Black-Owned Boutique FOFA Apparel Features Hot New Fashion Trends

Alisha Saint-Ciel
The Enterprise, Brockton, Mass.

WWR Article Summary (tl;dr) Fatima Teixeira launched FOFA Apparel during the pandemic. Teixeira envisioned FOFA during her undergraduate studies, but it didn’t come to fruition until after graduation.


From her college dormitory, Fatima Teixeira started FOFA Apparel.

She gazed into a beautiful dream of becoming a successful businessperson with a company that makes women of all types feel confident and sophisticated in the clothing they wear.

A once-distant college dream has become a post-graduate goal that’s been crossed off the list for the young entrepreneur.

The COVID-19 pandemic allowed Teixeira, 25, some leeway from duties at work and more free time to think about where she wanted to be 10 years from now. Teixeira is a Brockton resident and graduated from Bridgewater State University in May 2018, earning a bachelor’s degree in criminal justice.

“I started to rethink my goals and what I wanted to do with my life,” she said. “Where I was at that moment was not where I wanted to stay. I was getting too comfortable. I wanted to do something I enjoyed doing and I wanted to create something that makes women feel comfortable and beautiful.”

FOFA Apparel was born during the pandemic. Teixeira envisioned FOFA during her undergraduate studies, but it didn’t come to fruition until after graduation.

Teixeira sat quietly at her desk, scouting social media to create a mental lookbook of different styles to offer.

“I watched tons of YouTube videos of girls who opened their clothing line, read articles, learned how to create a business plan and how to obtain an LLC. Once I thought I had a good plan, I launched March 1, 2021, my birthday month,” Teixeira said.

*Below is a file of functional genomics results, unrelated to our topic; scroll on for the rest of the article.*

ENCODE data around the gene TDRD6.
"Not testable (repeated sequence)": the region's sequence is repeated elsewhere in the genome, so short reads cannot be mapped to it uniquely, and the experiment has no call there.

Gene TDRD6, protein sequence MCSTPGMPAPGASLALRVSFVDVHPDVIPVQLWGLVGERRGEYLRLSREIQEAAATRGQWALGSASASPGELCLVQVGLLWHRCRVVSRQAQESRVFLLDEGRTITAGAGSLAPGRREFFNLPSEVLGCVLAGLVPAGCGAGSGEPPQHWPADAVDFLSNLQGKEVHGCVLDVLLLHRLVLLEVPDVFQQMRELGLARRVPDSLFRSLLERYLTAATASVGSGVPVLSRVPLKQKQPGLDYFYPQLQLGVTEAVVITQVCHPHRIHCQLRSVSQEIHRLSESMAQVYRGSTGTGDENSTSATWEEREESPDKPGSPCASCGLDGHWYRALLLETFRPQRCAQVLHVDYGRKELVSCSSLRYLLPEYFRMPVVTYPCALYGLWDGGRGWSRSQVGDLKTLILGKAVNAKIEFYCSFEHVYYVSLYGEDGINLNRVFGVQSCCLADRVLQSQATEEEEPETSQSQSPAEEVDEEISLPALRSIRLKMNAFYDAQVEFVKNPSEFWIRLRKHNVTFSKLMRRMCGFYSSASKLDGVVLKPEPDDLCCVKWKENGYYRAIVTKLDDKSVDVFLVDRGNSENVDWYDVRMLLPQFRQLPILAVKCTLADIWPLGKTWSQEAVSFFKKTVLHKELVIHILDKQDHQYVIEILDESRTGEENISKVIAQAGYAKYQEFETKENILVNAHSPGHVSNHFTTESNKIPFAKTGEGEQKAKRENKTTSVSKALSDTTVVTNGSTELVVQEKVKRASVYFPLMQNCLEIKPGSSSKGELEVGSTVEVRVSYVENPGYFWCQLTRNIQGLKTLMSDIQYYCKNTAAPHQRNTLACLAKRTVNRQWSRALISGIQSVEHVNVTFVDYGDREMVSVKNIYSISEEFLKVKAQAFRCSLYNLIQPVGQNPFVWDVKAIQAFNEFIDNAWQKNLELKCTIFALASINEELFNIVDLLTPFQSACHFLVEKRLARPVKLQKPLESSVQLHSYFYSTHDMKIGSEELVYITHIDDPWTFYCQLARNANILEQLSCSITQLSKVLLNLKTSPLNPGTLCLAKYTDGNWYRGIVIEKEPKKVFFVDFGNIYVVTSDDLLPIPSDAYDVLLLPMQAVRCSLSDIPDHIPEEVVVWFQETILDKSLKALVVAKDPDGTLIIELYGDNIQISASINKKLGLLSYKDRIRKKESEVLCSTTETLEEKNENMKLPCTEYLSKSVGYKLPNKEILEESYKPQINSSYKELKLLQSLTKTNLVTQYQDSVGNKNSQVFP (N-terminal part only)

The Black-owned business brings an array of different styles, from body-hugging two-piece sets to dresses for all occasions and tops that will spice up any outfit.

Teixeira spent hours researching different wholesale vendors and buying samples. She also wore the outfits several times to assure the customer received a high-quality item.

Once the test trial was over, Teixeira ordered the items she loved in bulk and began shooting to bring the content to a live website.

“Your clothes are an expression of who you are. Your clothes are basically your identity,” said Barbara Francois-Pires, 31, a stylist for FOFA Apparel.

“When someone sees you for the first time, they judge you by your appearance. Clothing and the way we look is the first impression to the world.”

For Teixeira, owning a clothing brand has become a dream come true, especially since she is a migrant from Cape Verde. Teixeira remembers watching her mother work three jobs to provide a life where she had the ability to follow her own dreams and become an entrepreneur, she said.

“I came to American at 14 years old, and I’m getting closer to the American dream, but it’s different for everyone,” Teixeira said. “My version of the American dream is becoming a successful business owner and inspiring other women to become successful business owners on their own.”

In Cape Verdean Creole, FOFA describes a woman as soft, beautiful and hyper-feminine. The Creole meaning behind FOFA is the perfect example to capture her business, Teixeira said.

The Brockton entrepreneur said she encountered several difficulties along the way in creating her business from the ground up but kept her head up and moved forward.

Teixeira works a full-time job at a law firm while building FOFA in her spare time. Having two jobs has been challenging, but worth it, she said.

“I want to influence the younger generations of migrants and create a step-by-step instruction guide for them to follow their own footsteps instead of having to learn on their own as I did. Everything I did was me navigating and paving my own way,” Teixeira said.

FOFA Apparel, in the future, plans to expand into a business with multiple services to uplift women in the community and bring awareness to entrepreneurship.

“If I can make it easier for people who have the same story as me, then that’s what I want to do and will do,” Teixeira said.

Distributed by Tribune Content Agency, LLC.

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